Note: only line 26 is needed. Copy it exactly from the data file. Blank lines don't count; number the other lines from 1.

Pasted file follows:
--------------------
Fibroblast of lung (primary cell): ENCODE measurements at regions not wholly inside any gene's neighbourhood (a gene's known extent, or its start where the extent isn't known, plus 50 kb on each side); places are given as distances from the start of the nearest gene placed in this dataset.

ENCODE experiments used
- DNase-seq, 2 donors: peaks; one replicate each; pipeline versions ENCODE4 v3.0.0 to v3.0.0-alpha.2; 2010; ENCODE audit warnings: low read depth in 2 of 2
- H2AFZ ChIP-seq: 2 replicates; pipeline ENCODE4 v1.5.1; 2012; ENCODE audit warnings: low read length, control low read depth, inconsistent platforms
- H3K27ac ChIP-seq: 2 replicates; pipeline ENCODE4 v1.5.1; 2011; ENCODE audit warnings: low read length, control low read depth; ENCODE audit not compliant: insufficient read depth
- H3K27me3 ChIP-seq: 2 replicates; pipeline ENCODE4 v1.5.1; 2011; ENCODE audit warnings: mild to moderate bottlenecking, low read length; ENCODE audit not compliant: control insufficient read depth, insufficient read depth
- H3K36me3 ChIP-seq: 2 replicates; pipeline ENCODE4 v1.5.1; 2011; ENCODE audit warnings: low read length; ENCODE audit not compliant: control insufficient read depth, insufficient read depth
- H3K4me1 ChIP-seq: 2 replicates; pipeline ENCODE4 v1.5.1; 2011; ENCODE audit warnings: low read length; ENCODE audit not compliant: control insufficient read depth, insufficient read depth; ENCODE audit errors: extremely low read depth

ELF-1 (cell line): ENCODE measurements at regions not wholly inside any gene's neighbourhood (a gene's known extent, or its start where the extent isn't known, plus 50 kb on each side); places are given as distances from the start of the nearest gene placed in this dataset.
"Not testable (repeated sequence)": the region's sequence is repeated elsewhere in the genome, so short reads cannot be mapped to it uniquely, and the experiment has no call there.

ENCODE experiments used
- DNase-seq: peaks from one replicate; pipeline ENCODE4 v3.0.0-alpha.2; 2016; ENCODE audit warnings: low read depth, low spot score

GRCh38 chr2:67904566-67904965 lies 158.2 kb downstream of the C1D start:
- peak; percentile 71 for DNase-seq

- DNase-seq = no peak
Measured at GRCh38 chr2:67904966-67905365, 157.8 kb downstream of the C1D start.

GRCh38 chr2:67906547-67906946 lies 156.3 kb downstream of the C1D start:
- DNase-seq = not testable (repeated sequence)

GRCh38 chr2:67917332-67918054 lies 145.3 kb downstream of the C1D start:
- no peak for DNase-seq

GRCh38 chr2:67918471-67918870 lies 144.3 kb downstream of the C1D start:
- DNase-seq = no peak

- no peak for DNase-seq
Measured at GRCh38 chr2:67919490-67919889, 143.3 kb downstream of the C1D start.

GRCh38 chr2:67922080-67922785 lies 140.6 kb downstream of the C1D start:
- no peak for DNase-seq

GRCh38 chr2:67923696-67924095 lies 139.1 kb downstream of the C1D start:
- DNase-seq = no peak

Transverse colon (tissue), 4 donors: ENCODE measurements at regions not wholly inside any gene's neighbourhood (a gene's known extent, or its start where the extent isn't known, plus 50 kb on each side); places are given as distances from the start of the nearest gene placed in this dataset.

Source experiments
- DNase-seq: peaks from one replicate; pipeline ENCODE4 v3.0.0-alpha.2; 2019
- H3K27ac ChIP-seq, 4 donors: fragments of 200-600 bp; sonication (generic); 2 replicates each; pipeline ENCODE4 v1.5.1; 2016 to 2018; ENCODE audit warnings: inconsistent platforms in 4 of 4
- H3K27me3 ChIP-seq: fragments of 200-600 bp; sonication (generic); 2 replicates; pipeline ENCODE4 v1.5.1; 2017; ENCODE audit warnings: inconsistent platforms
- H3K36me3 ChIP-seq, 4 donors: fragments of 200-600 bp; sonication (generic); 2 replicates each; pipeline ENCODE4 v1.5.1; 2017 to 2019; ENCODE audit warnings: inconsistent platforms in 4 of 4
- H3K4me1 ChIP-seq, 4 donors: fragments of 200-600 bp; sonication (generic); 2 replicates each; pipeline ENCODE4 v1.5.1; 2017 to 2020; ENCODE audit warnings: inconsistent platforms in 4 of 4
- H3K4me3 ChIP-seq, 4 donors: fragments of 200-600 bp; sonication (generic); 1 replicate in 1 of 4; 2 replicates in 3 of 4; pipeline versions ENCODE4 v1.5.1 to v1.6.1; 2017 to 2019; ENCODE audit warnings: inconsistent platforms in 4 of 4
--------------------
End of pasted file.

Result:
- no peak for DNase-seq